2. I like Rossi too but it would be a shame if he left Indy, even for F1. His aggressive passing is something to look forward to race after race and doubtful that he’d be able to do the same in F1. Also, he has a very entertaining weekly podcast with James Hinchcliffe – can’t imagine that happening in F1.

    2. Like Australian commentators have so stupidly failed with David Warner in cricket, Americans shouldn’t be so quick to get behind someone with such egregious transgressions as Ferrucci just because they haven’t done something as bad for a short time. It’s in their natures.

  2. Also, this just happened:

    Fiat Chrysler says French politics ended Renault merger
    The French government wanted job and investment assurances, a seat on the merged entity’s board, and for the operational headquarters of the merged company to be in France.
    Renault’s powerful CGT union is against a Fiat Chrysler merger, fearing the loss of jobs and arguing the proposal undervalues Renault and bails out Fiat.

    1. Renault is a part-public company, those demands were to be expected. Do they make sense and would they have the intended effect? Probably not.

      1. @johnmilk – yeah, good points.

    2. @phylyp I subscribe to Renault press releases and this morning I saw one saying they had been asked by the French government to discuss the merger at a later council meeting and then this afternoon, so only hours after the previous, saying they were disappointed to not be able to pursue with the merger proposal, so clearly indicating it was not the board decision but a veto from the French government. And after the “gilet jaunes” protests I kind of understand the government’s position (they would be in for another war with the working class)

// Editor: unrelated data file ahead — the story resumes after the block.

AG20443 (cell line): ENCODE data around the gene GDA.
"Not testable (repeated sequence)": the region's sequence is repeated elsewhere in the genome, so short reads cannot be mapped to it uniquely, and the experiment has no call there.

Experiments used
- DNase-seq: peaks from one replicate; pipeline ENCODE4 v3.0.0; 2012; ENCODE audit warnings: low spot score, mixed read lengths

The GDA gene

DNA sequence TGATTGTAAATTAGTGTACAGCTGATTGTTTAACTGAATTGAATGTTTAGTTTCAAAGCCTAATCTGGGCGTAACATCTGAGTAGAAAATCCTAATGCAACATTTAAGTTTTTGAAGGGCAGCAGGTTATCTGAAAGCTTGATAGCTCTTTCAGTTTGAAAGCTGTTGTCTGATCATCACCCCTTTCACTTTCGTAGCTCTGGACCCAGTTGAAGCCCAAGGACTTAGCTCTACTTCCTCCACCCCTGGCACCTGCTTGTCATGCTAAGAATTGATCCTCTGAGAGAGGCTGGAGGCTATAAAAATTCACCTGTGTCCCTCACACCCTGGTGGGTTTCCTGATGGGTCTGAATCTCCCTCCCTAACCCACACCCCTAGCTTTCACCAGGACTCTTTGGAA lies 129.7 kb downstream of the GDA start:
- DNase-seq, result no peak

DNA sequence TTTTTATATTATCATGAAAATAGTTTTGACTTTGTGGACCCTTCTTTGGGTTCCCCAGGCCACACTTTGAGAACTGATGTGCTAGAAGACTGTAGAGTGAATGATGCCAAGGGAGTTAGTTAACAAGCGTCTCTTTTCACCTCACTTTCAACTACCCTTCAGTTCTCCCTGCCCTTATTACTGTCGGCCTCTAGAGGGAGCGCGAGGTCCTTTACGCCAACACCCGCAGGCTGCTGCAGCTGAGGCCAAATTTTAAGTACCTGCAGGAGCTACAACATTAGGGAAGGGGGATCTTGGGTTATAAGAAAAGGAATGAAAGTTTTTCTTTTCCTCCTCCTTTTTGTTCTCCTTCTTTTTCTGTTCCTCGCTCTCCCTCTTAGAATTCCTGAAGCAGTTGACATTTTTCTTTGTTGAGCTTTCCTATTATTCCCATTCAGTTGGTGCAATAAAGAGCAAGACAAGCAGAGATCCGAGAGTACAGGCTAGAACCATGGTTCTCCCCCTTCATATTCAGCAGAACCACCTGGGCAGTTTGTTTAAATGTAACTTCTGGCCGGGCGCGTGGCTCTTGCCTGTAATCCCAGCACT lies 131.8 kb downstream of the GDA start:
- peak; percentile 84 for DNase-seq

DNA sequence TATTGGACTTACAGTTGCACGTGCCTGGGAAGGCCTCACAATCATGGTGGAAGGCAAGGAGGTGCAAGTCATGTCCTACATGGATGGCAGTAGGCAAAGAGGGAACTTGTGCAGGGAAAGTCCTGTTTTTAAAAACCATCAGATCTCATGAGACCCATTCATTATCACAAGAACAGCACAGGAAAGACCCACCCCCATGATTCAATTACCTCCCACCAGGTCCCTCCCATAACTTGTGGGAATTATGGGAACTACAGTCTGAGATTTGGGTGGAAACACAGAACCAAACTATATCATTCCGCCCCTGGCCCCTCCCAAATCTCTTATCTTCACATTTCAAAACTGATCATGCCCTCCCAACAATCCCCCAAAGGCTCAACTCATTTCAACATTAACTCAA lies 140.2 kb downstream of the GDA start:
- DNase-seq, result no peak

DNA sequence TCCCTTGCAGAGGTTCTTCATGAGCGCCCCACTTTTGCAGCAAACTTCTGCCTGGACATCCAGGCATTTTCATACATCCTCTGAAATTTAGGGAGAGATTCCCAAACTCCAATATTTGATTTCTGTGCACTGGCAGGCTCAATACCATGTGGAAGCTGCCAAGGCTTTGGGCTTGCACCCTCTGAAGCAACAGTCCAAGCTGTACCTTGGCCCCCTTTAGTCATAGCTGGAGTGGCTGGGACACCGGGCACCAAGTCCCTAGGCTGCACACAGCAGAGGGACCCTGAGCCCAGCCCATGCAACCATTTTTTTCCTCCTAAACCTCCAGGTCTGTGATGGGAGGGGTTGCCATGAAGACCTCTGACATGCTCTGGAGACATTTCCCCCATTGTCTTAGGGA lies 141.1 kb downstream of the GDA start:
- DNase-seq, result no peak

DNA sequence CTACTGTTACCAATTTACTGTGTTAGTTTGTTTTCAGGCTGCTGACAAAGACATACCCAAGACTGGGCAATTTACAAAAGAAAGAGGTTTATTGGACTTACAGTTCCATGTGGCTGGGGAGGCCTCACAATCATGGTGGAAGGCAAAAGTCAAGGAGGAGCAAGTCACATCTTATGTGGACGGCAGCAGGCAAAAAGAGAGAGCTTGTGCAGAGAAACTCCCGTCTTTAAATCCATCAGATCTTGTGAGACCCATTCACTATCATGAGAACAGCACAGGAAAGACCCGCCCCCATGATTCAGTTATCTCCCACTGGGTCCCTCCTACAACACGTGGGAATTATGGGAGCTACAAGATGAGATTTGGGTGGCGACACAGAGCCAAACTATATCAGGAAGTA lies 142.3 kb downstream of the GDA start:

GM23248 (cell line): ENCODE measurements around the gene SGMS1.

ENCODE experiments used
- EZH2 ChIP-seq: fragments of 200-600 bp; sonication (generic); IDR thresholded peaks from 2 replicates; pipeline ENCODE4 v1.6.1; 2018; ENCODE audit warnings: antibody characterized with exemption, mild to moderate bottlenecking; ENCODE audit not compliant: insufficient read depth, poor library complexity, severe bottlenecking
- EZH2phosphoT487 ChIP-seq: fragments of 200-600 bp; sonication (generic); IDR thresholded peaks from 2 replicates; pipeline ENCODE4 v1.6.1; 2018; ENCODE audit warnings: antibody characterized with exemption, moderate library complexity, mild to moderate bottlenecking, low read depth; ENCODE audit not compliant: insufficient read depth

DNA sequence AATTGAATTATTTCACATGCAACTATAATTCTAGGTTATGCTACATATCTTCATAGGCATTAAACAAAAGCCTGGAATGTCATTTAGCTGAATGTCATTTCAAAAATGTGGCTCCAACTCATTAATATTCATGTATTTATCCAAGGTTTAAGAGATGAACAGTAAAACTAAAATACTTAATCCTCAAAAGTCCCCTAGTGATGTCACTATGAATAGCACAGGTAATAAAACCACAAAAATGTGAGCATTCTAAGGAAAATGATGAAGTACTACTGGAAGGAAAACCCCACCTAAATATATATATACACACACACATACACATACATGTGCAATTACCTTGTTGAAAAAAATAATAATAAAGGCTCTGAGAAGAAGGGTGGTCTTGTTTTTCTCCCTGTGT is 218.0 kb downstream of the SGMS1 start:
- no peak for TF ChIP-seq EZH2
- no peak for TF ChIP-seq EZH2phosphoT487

1. @bakano – that’s an interesting turn of events, thank you!

  3. Regarding the McLaren article. There seems to be a positive vibe around McLaren about how they managed to turn things around after an abysmal end of 2018. They seem to be heading in the right direction but the truth is, at the same time last year McLaren had 40 points, now they have 30. Why will the second half of the season go better than last year’s?

    1. @matthijs – weren’t their points in 2018 rather front-loaded? A good showing in Australia and the first quarter of the season, and they then tapered off. In comparison, Renault was already racking up more points from the get-go in 2018, and Haas woke up midway.